Government to borrow £70bn to fund massive energy support scheme
The UK government has presented its new ‘mini-budget’, characterised by billions of pounds of increased spending to support households with energy bills and lower taxes.
Newly appointed chancellor Kwasi Kwarteng has pledged to “turn the vicious cycle of stagnation into a virtuous cycle of growth” as he set out the government’s approach to the UK economy.
The new schemes have been announced as part of the Chancellor's mini-budget, officially known as a “fiscal event”. They have provided details of how the government plans to fund the energy price cap for households and businesses and put into practice many of Prime Minister Liz Truss’s promises.
Under the presented plan, the government is expected to borrow an extra £70bn over the coming months to fund its massive energy bills support for households and businesses.
The combined energy schemes will cost around £60bn over the first six months, the Chancellor announced on Friday, while the business relief package will cost around £29bn over the same period. Meanwhile, the freezing of bills at £2,500 for the average household is expected to cost £31bn, according to the latest projections. However, the chancellor has warned of the uncertainty that surrounds these projections.
“The House should note that the estimated costs of our energy plans are particularly uncertain, given volatile energy prices,” Kwarteng told MPs on Friday. “We expect the cost to come down as we negotiate new, long-term energy contracts with suppliers.”
The plan also included new measures to speed up around 100 major infrastructure projects, including new roads, railways and energy projects, which will be achieved by watering down environmental assessments and other regulations. The new legislation will cut barriers and restrictions, making it quicker to plan and build new roads and renewable energy stations.
For example, rules that were put in place in 2015 have effectively stopped the construction of any onshore wind farms in the UK since then, as developers were forced to address all local concerns about a potential wind farm.
“No new substantive onshore wind farm has received planning consent since 2015,” the government said on Friday. Reforms to the rules will bring “onshore wind planning policy in line with other infrastructure to allow it to be deployed more easily in England”, it added.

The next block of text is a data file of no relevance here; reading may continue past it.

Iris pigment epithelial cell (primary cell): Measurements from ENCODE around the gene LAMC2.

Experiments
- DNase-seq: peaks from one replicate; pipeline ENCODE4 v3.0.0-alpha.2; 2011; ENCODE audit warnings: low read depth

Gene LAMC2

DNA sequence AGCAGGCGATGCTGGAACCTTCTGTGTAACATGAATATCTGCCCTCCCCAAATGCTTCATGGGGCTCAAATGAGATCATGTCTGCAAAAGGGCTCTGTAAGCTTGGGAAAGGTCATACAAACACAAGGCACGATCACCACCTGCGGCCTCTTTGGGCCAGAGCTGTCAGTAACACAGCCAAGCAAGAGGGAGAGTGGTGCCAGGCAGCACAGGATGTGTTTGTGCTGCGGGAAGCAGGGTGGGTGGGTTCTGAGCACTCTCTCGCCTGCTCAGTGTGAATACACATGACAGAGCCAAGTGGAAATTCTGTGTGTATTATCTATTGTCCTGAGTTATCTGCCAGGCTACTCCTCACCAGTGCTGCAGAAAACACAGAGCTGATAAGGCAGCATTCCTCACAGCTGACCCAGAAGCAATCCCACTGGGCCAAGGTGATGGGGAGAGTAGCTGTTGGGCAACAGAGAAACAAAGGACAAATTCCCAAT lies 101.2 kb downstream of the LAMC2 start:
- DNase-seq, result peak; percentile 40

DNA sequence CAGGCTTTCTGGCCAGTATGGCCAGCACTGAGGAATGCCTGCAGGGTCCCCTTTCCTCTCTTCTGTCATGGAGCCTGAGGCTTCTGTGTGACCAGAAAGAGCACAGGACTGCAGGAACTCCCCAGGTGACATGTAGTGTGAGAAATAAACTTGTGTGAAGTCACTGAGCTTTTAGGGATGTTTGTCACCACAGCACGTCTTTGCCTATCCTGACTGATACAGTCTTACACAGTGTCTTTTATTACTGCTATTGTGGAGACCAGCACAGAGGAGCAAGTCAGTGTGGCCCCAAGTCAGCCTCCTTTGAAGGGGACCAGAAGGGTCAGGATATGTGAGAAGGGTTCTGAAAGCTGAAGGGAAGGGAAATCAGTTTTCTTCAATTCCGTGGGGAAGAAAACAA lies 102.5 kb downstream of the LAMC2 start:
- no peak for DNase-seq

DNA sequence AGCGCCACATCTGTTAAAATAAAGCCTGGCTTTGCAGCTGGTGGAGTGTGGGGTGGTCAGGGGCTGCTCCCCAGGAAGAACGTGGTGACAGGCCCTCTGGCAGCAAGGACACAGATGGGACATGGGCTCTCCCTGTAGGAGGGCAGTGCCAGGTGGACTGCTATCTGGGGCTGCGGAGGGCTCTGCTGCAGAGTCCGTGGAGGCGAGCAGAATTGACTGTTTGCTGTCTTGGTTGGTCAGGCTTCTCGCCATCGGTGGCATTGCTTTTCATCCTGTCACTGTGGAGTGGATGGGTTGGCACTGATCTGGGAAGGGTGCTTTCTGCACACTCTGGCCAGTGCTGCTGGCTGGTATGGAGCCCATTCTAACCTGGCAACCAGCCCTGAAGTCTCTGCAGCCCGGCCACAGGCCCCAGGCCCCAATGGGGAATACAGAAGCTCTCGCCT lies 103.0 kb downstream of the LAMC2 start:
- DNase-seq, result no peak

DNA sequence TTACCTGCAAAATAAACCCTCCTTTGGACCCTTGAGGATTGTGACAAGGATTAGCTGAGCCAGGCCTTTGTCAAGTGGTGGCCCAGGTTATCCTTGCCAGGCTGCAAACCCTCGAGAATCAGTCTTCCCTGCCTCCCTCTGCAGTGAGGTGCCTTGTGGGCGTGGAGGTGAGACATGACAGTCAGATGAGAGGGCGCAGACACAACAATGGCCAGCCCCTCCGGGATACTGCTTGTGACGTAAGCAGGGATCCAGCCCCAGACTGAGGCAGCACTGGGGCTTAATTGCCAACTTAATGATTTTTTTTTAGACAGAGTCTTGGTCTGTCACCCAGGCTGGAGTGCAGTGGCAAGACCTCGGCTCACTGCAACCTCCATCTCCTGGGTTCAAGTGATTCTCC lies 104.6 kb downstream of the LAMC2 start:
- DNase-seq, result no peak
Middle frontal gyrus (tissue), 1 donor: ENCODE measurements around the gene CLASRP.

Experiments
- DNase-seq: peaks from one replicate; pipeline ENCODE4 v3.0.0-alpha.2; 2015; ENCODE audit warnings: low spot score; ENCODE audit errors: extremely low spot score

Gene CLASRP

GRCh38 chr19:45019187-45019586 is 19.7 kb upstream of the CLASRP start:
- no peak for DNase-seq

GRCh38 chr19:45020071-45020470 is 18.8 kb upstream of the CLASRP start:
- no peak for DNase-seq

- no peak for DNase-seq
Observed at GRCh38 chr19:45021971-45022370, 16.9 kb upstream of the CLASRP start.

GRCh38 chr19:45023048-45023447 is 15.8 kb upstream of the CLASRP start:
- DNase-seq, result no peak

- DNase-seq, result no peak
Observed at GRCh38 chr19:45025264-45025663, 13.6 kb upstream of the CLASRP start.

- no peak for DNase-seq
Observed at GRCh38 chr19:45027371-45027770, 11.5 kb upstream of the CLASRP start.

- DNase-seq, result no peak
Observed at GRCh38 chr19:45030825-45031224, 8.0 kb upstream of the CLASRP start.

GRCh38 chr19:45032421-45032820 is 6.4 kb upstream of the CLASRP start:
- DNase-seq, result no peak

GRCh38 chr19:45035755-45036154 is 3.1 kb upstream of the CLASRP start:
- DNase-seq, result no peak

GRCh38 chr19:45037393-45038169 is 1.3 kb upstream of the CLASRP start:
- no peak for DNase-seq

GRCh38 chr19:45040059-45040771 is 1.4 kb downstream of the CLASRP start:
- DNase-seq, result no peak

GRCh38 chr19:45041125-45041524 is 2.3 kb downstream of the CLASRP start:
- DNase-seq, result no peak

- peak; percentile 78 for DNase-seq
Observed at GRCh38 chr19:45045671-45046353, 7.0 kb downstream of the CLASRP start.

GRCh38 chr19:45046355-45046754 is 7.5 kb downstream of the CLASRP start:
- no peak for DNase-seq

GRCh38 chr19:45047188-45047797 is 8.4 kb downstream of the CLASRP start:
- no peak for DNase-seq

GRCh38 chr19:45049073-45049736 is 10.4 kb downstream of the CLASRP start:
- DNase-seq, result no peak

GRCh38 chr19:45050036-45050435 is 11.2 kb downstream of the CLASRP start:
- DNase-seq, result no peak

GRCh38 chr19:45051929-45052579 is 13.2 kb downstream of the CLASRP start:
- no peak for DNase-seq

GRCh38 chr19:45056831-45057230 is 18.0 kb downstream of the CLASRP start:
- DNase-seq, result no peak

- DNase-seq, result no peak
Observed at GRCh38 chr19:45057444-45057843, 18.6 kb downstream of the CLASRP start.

Overall, banking and investment firms have welcomed the announcements, while some unions have criticised the government's policies and environmentalists have opposed measures such as the lifting of the fracking ban.
Tony Danker, CBI director-general, has described it as a turning point for the economy, saying: “Today is day one of a new UK growth approach. Taking action to get Britain’s economy moving again by beginning construction on transport and green infrastructure projects shows immediate delivery. Planning reform is long overdue.”
The Enterprise Investment Scheme Association (EISA) has welcomed the announcement by the Chancellor that the Enterprise Investment Scheme (EIS) is to be extended beyond the current 2025 deadline, and that limits on investments in the Seed Enterprise Investment Scheme (SEIS) are to be raised.
Christiana Stewart-Lockhart, director general of the EISA, said: “The announcement from the Chancellor this morning is excellent news for entrepreneurs. The EIS is crucial to helping some of the country’s most promising start-ups secure much-needed investment to grow, contributing both to employment and to the country’s economic wellbeing. It is fantastic to see the Chancellor’s commitment to make this a nation of entrepreneurs. His announcements today clearly outline that the government sees entrepreneurs playing a central role in the UK’s economic recovery.”
However, others are less impressed with the chancellor's announcements. Unison general secretary Christina McAnea said: “The government has ditched levelling-up for an all-out offensive to make the wealthiest even richer. In the middle of a huge cost-of-living crisis, this isn’t the time for economic experiments that are doomed to fail.”
One of the main points of contention has been the absence of measures to cut fuel duty. Howard Cox of FairFuelUK said the decision was "very disappointing" for both the UK's 37 million drivers and the logistics industry.
"Liz Truss and Kwasi Kwarteng should hang their fiscal heads in shame by not cutting fuel duty. Frankly, this is the economics of an asylum," Cox added. "Their ignorance is jaw-dropping!"
Speaking about this topic, Kwarteng said: “We have looked at [cutting fuel duty] in the past. It was not without controversy, but I’d be very happy to hear his ideas on this subject.”
The National Franchised Dealers Association (NFDA) said the support given to homeowners and businesses alike under the proposed budget is "encouraging", while warning of future challenges.
“Whilst six months of government support to combat the energy crisis is invaluable to our members, NFDA is concerned that energy prices will remain at this unsustainable level beyond this six-month support period. Therefore, we urge government to consider extending their support to a year, offering the energy market time to stabilise,” it said.
The UK is already dealing with a deepening cost-of-living crisis, with inflation hitting historic levels and predicted to enter double-digit figures. The rising prices of energy bills - prompted by the Russian invasion of Ukraine - are the main catalyst for this situation, which could leave as many as 40 per cent of British families facing fuel poverty in the winter.
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